In the first part of this decade price declines in goods and services fell at differing rates. And so did the cost of money. After the 2000 – 2002 equity bear market, which subtracted approximately 8 trillion dollars in household net worth from our economy, following 9/11, the feds lowered short-term rates to 1% to mitigate the probability of a deep and protracted recession.
Until the most recent real estate bubble began to burst, this low interest environment added 5 trillion dollars in real estate equity, thus re-inflating the average household net worth. We essentially exchanged one bubble for another, in hindsight.
Today, the extreme fears by investors of the invisible danger lurking throughout capital markets have kept treasury yields low. All, save the 30-year Treasury bond, has been below 4%, throughout the spring. That is changing, as the 10-yr Treasury note closed at 4.065%, the last business day in May, at the highest yield it’s been since 12/31/2007. Surprisingly, the Treasury market has, so far, ignored the gathering inflationary clouds.
Historically, the 30-year bond was the bellwether for future inflation. This time around, so far, it is behaving as a lagging indicator, closing 05/29/2008 at 4.785%, its greatest level since 10/17/2007, when the Light Crude, July ’08 contract, closed the week ending 10/19/2007, at $81.74 a barrel. The second half of 2008 will almost certainly show an increase in prices across the board, effecting the month over month, and the year over year, CPI and PPI figures. The next six months of this presidential election year is quite possibly a preview trailer for an economic horror movie, Son of Inflation, which may run for the next five years, or more.
In the next decade, labor, materials, energy, and capital, will cost more. The benefits of deflation we have enjoyed the last 20 years, transitioning from an industrial/service to an informational/digital base economy, will grow smaller, disappearing in our rear view mirror, as the form and manifestation of inflation appears, growing more discernable through our windshield. This macro overview of economic trends, both past and future, is important to review.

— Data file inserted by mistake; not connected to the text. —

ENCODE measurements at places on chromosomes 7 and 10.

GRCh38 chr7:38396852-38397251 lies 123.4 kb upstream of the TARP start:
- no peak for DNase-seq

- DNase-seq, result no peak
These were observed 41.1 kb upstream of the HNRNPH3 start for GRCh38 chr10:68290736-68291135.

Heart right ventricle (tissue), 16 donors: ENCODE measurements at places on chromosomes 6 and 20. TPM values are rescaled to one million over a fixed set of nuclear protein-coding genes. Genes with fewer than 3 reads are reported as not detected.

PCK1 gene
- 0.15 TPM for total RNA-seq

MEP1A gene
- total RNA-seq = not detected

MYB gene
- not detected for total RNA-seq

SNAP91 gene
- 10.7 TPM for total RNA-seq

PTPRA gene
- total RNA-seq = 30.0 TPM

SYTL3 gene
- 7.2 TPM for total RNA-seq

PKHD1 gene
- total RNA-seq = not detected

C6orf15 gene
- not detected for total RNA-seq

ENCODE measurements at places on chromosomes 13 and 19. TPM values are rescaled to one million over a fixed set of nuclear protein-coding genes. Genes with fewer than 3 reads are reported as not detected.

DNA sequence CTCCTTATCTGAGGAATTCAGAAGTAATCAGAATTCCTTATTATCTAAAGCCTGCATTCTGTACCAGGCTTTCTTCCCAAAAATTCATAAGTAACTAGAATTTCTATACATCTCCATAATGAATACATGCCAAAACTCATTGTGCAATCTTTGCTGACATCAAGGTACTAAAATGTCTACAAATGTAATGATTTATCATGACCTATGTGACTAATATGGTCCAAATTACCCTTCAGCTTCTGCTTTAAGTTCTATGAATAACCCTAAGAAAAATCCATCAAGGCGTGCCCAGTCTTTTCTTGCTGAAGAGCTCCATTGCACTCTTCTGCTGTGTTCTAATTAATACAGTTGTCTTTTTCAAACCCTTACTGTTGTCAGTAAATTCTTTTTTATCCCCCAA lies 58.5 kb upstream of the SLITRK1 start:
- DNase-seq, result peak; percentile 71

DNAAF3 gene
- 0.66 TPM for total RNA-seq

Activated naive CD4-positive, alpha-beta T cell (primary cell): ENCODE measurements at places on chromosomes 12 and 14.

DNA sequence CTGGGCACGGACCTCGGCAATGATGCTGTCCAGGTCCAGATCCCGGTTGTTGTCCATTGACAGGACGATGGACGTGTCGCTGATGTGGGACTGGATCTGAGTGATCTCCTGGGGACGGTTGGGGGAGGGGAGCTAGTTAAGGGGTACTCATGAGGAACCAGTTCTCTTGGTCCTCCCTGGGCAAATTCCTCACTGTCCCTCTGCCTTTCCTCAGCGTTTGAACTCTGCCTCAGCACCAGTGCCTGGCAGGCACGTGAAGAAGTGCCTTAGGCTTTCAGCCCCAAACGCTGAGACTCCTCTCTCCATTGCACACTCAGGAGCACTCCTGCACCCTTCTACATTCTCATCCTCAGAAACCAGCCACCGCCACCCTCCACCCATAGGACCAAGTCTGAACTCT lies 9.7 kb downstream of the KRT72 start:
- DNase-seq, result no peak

Managing wealth for the conservative, fixed income investor, is most successful when short term trends are distinguished from long term themes in the marketplace. Downside risk to debt, correctly diagnosed from market and credit exposure, can actually be converted into an upside opportunity for investors. Growth of income, in an inflationary environment, is as important as sustainability of income is, in deflationary times.
Income and cash flow is the wholesale beneficiary of deflation. With rising inflation, fixed income becomes a vulnerable asset. Harnessing variable rate income is a tricky proposition. Investors living off a fixed income portfolio can watch their purchasing power decline, while variable rate investing, an actively managed exercise, can produce level results. Different investment vehicles must be considered in a changing inflationary climate to preserve a client’s current purchasing power.
Since every first world economy is shackled to oil, as we approach $150 dollar per barrel, the seeds of tomorrow’s inflation are being sown today. Without the price for oil, returning to below $100, before the November elections, it will not do so. By 2010, 8% to 10% inflation will be embedded in our goods and services, and our psychology.
A weaker dollar prevents a return to lower price levels. And, if OPEC replaces petro-dollars, with the Euro, or a basket of currencies, then, U.S. inflation will expand even higher.